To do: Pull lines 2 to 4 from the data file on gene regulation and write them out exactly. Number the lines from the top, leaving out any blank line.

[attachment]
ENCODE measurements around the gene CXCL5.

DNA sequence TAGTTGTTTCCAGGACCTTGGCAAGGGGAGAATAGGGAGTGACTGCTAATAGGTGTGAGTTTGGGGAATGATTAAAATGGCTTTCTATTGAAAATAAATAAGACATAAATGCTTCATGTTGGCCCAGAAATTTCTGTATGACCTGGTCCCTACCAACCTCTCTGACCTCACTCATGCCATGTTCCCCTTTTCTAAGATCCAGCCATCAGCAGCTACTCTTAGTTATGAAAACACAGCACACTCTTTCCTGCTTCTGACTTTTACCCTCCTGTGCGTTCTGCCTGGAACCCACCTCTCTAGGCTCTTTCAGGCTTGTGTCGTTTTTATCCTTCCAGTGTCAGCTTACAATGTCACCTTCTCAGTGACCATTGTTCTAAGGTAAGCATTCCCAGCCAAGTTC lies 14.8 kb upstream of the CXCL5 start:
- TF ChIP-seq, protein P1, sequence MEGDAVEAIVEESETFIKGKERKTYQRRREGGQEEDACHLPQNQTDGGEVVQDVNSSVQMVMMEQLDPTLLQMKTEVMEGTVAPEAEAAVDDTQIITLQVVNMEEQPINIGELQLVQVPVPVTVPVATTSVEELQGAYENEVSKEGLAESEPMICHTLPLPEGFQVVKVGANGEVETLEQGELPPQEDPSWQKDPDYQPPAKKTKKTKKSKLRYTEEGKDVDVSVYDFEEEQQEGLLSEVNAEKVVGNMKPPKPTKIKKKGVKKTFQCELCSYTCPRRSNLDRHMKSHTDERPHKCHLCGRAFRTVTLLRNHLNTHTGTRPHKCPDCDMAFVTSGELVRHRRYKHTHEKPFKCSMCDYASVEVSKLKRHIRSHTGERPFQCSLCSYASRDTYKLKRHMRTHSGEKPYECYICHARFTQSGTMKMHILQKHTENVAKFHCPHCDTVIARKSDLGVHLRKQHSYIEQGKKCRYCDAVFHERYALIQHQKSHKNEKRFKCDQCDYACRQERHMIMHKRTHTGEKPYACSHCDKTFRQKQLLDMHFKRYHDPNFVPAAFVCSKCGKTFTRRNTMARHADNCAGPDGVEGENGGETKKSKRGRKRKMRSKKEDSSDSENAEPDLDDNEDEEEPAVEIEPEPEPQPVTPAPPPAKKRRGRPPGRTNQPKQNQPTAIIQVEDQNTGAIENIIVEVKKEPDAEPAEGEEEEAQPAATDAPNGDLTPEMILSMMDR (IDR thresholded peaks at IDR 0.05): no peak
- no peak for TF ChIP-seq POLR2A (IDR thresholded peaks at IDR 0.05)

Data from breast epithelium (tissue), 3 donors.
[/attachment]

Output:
DNA sequence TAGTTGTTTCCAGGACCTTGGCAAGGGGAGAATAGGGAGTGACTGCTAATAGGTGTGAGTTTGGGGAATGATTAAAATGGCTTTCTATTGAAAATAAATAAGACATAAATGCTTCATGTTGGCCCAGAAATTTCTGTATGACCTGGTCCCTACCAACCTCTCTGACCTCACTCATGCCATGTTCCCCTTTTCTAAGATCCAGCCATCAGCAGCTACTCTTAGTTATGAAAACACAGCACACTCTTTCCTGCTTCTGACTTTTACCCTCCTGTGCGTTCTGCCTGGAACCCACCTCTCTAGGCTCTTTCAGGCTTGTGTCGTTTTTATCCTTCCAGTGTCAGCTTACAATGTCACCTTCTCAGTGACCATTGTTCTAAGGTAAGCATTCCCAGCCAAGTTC lies 14.8 kb upstream of the CXCL5 start:
- TF ChIP-seq, protein P1, sequence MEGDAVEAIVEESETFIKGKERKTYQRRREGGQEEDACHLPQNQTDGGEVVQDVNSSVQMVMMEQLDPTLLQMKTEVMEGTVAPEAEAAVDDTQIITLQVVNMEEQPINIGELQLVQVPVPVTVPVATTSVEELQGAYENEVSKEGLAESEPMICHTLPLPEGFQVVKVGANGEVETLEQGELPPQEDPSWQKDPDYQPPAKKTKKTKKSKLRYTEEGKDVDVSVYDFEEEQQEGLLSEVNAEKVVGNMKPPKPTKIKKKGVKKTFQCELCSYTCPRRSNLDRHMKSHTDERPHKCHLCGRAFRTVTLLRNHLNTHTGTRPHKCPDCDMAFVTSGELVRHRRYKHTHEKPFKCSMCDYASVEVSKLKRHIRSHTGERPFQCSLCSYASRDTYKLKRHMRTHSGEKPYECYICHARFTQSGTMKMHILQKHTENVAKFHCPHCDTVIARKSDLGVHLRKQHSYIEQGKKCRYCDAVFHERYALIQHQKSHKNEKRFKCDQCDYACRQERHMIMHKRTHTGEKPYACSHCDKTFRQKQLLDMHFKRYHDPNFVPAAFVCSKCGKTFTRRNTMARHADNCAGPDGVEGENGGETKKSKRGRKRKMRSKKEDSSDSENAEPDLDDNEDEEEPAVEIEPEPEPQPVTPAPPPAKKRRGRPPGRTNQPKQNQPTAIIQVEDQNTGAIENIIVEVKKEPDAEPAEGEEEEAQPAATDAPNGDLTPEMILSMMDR (IDR thresholded peaks at IDR 0.05): no peak
- no peak for TF ChIP-seq POLR2A (IDR thresholded peaks at IDR 0.05)